Making real world connections to the things you are learning is powerful. Seeing how the things they are learning at school apply to real life helps create a buy-in for the student that makes them want to learn more! As you read books with your students, stop and ask them questions that get them to draw on their own experiences so they better understand the story. Incorporate practice into real life activities like writing a shopping list. You can also encourage students to keep an eye out for sight words so they can see just how common they really are.

 

Tip #5: Teaching kindergarten students literacy with other subjects.

If you teach multiple subjects, one handy time-saving trick is to incorporate literacy into the other subjects you teach! This way, your students are practicing two different skills at once which will free up some classroom time to focus on other things. You can read books about things you are learning in science or social studies. These subjects can also make good journal prompts -or oral discussion prompts, if your students aren’t ready for writing yet. If you have sight words that relate to something you’re learning in another subject area (like number words in math, for example), you can tie those into various activities for some extra practice!Teaching kindergarten can be difficult, but it can also be incredibly fun! Hopefully these 5 tips have given you some fresh new ideas to bring into your classroom. Implementing these techniques and ideas into your teaching is sure to help make your life easier and get your students excited about learning!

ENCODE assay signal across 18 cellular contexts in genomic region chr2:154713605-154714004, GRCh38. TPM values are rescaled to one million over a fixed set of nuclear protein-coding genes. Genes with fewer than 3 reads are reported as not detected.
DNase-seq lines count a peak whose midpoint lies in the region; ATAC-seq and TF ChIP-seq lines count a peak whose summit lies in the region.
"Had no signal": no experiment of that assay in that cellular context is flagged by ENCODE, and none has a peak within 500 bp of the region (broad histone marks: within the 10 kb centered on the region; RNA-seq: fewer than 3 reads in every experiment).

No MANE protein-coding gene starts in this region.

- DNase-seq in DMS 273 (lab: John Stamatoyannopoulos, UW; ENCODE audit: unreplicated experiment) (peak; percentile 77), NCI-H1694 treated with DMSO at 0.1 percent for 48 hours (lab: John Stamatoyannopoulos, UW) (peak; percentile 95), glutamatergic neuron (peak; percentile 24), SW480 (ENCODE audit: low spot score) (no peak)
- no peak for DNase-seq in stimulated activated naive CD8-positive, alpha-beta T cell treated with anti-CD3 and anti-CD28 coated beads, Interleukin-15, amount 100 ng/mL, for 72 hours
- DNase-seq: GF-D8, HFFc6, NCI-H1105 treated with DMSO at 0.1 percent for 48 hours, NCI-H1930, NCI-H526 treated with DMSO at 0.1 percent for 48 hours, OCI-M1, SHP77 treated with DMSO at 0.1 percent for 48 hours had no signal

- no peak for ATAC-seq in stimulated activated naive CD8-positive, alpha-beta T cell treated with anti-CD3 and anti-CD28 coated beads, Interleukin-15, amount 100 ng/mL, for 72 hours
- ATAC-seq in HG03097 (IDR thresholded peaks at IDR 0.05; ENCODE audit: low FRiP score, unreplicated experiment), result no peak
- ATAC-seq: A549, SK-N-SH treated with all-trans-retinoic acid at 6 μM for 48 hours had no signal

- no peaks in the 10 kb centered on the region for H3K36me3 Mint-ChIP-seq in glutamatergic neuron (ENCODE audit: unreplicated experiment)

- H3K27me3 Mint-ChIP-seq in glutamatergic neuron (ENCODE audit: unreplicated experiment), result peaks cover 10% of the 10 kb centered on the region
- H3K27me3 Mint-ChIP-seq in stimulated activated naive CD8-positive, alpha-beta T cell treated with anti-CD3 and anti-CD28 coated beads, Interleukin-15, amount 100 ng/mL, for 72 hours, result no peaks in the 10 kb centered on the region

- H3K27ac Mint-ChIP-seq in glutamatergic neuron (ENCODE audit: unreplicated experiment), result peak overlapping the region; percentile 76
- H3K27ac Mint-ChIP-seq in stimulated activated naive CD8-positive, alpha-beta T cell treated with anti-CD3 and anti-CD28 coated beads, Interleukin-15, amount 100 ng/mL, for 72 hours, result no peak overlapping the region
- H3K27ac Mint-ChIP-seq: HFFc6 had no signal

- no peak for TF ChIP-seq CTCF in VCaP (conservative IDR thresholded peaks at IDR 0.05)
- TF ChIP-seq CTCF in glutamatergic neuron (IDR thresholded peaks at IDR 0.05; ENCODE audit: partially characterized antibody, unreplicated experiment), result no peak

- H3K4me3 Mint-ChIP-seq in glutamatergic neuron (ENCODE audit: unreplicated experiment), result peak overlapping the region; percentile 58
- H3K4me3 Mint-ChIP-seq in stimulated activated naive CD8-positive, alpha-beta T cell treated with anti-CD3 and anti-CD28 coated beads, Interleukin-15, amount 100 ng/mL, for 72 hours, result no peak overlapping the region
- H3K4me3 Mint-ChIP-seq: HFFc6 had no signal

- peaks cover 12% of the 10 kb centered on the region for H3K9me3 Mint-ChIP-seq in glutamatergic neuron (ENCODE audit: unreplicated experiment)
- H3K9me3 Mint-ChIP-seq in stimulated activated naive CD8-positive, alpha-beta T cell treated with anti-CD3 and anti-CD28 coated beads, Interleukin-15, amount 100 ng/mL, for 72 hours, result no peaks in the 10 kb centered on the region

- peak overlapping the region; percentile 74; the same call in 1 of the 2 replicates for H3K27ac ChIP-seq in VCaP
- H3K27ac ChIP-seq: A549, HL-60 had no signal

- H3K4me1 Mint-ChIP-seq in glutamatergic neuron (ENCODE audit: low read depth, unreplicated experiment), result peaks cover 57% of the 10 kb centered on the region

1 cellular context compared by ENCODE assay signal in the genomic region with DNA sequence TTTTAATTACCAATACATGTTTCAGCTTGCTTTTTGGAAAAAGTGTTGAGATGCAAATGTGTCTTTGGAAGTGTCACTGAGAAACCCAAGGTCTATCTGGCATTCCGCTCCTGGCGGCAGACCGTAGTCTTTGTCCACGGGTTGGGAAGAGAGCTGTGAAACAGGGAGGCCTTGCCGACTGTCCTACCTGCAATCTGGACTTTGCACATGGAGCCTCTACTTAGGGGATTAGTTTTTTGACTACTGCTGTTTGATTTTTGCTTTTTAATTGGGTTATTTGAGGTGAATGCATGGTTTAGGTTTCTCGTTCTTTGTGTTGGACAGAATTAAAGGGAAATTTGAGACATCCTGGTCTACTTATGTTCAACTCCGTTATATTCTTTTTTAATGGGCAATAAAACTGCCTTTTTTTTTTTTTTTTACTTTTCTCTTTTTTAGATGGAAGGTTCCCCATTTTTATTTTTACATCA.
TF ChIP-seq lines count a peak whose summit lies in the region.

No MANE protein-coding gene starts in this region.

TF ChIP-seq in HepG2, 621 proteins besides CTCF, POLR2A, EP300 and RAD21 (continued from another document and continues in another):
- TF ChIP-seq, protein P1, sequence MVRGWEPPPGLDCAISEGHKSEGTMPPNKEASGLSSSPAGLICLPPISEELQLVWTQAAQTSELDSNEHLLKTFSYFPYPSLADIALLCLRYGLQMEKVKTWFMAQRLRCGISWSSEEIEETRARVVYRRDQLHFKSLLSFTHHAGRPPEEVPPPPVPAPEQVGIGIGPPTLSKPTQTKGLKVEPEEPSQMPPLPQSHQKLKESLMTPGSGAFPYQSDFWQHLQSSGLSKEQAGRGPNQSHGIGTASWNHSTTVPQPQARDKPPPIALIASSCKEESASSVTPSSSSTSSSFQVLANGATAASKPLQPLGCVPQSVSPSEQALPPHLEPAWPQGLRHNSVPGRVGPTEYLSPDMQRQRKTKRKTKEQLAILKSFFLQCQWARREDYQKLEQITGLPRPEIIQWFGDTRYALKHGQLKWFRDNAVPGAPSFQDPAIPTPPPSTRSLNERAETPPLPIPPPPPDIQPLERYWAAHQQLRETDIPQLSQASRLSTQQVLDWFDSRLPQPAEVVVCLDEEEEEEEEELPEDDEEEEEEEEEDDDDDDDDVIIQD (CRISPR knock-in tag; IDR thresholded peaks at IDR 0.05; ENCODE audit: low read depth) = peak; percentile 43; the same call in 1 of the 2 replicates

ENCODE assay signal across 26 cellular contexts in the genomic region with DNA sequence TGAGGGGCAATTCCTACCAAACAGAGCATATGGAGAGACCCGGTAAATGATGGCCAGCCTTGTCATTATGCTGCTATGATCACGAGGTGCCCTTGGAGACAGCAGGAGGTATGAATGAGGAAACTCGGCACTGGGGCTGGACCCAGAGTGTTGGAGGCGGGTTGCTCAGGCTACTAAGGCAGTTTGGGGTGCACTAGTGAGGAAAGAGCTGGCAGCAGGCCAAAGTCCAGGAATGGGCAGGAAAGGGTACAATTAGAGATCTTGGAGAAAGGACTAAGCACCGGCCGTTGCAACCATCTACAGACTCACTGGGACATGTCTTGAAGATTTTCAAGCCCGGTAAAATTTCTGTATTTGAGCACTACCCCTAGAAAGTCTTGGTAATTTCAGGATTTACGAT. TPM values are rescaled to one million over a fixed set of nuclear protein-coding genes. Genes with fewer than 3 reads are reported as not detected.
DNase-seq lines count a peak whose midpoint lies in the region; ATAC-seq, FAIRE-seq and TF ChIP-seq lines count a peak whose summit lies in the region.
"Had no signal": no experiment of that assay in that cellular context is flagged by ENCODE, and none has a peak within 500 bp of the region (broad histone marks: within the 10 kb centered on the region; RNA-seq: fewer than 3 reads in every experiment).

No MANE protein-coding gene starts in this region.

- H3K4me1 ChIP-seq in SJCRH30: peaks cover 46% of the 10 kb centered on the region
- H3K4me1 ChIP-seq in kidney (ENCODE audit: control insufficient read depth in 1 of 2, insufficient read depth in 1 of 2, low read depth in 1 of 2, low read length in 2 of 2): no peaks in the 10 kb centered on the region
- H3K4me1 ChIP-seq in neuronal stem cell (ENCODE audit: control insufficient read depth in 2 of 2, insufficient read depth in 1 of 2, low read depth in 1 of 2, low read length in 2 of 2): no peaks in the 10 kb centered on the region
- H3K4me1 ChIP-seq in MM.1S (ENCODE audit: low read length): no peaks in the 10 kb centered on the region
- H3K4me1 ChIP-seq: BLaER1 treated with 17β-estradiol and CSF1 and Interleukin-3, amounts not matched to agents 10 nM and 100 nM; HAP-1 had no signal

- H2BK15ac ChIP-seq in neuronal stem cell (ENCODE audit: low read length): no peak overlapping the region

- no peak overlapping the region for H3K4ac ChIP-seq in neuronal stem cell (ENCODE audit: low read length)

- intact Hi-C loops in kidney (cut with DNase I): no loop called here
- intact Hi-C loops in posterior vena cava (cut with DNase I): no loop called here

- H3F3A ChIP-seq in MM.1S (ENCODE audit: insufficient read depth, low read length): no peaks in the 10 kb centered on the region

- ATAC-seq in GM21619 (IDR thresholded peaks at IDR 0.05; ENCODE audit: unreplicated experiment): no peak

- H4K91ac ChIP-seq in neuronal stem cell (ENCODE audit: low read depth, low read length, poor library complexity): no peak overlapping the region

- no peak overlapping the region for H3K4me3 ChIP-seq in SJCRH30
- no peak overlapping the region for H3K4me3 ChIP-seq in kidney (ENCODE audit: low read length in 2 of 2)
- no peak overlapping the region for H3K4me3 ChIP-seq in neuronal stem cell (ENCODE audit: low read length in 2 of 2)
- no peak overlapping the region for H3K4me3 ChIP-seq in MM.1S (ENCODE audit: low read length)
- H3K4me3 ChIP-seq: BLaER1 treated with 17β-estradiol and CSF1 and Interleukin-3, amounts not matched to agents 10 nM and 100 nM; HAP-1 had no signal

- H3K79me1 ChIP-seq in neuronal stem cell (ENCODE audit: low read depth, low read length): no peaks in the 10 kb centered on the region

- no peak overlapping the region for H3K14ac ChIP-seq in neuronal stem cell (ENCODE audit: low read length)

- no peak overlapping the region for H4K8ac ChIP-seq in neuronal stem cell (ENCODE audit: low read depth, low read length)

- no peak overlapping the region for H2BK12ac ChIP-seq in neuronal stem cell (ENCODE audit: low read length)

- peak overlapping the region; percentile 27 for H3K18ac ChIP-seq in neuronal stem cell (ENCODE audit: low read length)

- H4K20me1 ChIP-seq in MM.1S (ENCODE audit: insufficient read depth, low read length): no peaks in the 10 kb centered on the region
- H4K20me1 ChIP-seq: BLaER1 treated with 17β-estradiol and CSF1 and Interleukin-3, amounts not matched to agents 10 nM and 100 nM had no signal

What is your best tip for teaching kindergarten?